Anxiety can affect queer people differently, especially if we have experienced minority stress or bullying.
Many of us spent our younger years in an anxious state. We might have had to police our mannerisms to hide our sexual or gender identity, or we acted in ways to avoid being bullied or shamed by others.
We might also have been in situations where we felt unsafe or excluded.
This anxiety can evolve into what is termed “hypervigilance”.
Hypervigilance is the state of constantly being on alert to threats. Our nervous system might have been so fine-tuned to watch out for signs of danger that it can remain on high alert even in times of calm.
This also explains why some of us feel a spike of anxiety in certain social situations: our body might register danger if we're in environments which is reminiscent of times when we were previously shamed or bullied.
We can better manage our anxiety by being aware of how it physically manifests in our body.
The truth is anxiety is actually a natural, biological process.
It's our body's way of alerting us to threats. Some of us start sweating more, our mouth dry up, or we can hear our heart pumping faster in our chest. Sometimes we physically feel these sensations before we even realise that we're anxious.
By being aware of these physical sensations, we can better understand how our body is reacting to a certain place or environment.
By understanding what environmental factors are triggering our anxiety, we can prepare and practise ways to keep ourselves calm.
Understanding how anxiety shows up in our body can help us stay in the present moment and stop us from spiralling.
We can also remind ourselves that sometimes, thoughts are just thoughts.
One thing we learn from cognitive behavioural therapy (CBT) is that we don’t have to believe everything that we think.
Not every thought that pops up in our minds is true.
Sometimes, anxious thoughts are simply thoughts, and not necessarily reality.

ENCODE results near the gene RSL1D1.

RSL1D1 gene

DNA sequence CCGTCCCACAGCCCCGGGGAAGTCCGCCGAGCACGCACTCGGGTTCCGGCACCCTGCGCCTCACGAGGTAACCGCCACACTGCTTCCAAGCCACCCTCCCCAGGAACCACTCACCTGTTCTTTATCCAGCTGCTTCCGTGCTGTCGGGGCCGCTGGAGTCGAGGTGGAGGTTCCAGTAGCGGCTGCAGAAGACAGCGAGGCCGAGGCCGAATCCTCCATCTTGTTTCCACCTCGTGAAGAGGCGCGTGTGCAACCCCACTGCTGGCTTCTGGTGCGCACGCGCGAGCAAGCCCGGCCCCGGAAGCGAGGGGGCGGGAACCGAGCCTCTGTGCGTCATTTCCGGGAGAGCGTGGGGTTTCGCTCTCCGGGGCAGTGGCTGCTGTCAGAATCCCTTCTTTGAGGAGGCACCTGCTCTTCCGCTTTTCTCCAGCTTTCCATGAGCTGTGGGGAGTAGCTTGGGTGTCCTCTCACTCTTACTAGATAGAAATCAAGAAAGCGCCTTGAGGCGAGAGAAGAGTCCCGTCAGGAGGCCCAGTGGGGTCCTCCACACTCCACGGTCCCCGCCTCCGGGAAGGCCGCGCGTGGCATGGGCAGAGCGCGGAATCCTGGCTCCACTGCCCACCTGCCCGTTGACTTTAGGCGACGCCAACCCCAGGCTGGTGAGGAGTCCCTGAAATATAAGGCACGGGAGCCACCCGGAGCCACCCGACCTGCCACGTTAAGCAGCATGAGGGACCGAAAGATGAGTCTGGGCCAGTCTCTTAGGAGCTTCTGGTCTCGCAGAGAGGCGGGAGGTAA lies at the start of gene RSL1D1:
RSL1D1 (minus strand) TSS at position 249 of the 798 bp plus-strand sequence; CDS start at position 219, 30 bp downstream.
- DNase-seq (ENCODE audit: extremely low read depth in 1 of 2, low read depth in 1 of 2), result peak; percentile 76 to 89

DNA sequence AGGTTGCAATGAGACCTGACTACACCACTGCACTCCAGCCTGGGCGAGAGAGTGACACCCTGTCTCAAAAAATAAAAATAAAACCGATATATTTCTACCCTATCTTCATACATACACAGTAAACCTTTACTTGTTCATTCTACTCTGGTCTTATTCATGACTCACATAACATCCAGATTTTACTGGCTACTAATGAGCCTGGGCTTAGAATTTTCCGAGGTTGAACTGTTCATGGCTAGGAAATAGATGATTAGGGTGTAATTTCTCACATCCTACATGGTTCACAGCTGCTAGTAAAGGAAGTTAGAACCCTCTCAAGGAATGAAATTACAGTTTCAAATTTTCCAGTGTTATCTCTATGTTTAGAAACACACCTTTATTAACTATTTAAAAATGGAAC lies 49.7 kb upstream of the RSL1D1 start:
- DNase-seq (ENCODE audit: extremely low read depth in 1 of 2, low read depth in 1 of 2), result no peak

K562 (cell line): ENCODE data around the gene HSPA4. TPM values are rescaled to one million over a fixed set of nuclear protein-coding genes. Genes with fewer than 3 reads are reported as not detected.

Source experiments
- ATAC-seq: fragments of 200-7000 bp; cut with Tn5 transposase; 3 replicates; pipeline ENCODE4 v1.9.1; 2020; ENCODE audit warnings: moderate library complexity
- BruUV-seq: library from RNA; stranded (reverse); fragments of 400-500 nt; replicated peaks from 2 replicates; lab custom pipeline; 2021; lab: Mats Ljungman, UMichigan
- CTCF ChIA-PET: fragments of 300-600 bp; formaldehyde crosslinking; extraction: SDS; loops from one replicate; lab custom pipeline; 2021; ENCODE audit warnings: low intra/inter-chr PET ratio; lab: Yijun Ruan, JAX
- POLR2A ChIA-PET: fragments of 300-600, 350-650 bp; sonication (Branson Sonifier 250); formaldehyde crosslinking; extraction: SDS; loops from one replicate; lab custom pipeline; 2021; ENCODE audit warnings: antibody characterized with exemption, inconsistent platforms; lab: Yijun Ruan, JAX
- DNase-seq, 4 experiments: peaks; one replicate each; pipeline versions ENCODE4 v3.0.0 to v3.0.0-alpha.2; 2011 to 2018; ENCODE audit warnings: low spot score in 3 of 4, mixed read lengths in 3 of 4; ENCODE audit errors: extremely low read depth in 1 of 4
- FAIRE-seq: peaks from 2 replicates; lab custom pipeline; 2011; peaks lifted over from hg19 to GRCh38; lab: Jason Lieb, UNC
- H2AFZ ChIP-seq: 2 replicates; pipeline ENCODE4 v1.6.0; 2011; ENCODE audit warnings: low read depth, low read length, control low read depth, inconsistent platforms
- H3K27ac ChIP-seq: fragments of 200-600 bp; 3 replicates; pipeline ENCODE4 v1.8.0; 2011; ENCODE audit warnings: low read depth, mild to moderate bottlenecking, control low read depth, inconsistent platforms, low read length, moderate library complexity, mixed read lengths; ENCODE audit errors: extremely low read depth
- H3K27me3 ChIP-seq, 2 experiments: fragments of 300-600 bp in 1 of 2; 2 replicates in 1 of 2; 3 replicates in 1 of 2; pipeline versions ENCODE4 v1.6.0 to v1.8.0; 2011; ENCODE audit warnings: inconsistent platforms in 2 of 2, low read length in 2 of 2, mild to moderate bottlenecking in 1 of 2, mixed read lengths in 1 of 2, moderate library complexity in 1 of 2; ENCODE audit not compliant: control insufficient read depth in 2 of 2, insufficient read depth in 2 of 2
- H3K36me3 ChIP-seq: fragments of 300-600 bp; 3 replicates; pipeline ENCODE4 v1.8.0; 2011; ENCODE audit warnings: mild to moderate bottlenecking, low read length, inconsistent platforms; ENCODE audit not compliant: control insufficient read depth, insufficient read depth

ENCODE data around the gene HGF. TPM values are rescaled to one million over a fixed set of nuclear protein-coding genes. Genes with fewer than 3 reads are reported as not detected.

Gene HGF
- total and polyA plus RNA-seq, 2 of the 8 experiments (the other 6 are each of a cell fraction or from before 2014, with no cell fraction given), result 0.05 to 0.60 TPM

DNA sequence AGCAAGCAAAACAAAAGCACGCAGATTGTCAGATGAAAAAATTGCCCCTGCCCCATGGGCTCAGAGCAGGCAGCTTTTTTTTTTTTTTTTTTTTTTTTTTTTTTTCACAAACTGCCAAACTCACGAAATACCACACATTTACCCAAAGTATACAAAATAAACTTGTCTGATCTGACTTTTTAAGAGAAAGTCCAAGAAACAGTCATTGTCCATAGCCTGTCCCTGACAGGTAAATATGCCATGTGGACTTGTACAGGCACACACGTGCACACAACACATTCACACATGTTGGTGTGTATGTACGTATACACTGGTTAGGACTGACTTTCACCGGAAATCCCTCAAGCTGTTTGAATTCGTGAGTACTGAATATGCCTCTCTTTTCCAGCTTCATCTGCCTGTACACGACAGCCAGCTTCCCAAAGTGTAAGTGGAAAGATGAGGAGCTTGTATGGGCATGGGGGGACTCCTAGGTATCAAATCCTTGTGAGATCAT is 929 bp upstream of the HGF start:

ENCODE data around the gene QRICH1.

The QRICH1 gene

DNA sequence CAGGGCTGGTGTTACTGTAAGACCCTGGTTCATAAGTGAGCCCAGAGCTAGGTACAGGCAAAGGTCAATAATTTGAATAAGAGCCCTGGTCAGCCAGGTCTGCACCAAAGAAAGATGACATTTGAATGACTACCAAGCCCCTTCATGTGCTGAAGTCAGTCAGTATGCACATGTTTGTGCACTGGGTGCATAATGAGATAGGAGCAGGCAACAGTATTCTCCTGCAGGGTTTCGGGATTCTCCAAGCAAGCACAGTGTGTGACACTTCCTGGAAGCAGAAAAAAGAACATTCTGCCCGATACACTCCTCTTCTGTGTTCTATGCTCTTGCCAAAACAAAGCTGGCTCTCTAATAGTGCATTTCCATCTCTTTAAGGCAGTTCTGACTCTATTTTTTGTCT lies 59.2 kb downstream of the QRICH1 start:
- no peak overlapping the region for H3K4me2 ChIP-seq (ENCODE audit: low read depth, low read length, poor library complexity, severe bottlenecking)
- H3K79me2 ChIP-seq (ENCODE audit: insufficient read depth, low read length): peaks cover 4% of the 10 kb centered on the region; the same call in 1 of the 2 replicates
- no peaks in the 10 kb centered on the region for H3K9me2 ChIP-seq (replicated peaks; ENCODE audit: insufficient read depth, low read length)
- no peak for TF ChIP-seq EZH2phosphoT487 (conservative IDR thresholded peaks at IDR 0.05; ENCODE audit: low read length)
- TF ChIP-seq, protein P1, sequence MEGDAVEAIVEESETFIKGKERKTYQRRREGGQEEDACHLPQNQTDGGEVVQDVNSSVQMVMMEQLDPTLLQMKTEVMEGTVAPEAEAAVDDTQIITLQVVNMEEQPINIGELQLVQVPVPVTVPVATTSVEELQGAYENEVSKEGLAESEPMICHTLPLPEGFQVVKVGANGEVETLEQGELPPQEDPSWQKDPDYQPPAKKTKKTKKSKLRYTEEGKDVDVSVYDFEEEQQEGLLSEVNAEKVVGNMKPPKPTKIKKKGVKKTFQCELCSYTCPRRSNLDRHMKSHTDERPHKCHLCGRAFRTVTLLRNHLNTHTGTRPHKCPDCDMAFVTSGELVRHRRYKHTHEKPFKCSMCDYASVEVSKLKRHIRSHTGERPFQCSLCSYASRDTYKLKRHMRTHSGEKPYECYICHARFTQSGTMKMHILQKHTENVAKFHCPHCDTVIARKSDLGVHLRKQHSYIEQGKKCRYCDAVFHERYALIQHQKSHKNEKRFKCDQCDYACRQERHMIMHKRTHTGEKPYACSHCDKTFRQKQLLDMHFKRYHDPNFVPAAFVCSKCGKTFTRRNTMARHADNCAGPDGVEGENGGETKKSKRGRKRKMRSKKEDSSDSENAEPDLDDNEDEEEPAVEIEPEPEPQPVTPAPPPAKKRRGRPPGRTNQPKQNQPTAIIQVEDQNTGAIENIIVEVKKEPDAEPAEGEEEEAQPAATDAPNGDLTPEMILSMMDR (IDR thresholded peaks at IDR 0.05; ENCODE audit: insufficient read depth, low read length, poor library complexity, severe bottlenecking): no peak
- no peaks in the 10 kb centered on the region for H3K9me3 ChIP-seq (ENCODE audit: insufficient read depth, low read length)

The next time you feel anxious, remind yourself that anxiety is a natural biological response.
We can cope with our anxious tendencies by being mindful of our bodies and our thoughts — and checking if this anxiety is grounded in reality, or if it is triggered by something else.
We can also treat anxious thoughts a little bit like clouds going through the sky... we can be aware of them, but not let them linger and stay too long.
It is also important not to judge yourself for your anxiety.
This anxiety once kept you safe in difficult environments. Many of us have experienced homophobia, biphobia or transphobia, and some of us still do, and so sometimes this anxiety is justified: the world is still not safe for many of us.
So give yourself compassion, and understand that this anxiety is your body is trying to keep you safe. The aim is not to never feel anxiety, but not let it overwhelm us, so we can live peacefully in times of calm.
“Dealing with Anxiety” is one of the guided therapy programmes available on Voda.
Designed with leading psychotherapists, Voda combines mindfulness with cognitive behavioural therapy to develop digital therapy programs centred for the LGBTQIA+ community.
Download from the iOS App Store by searching "Voda LGBTQIA+" or through this link.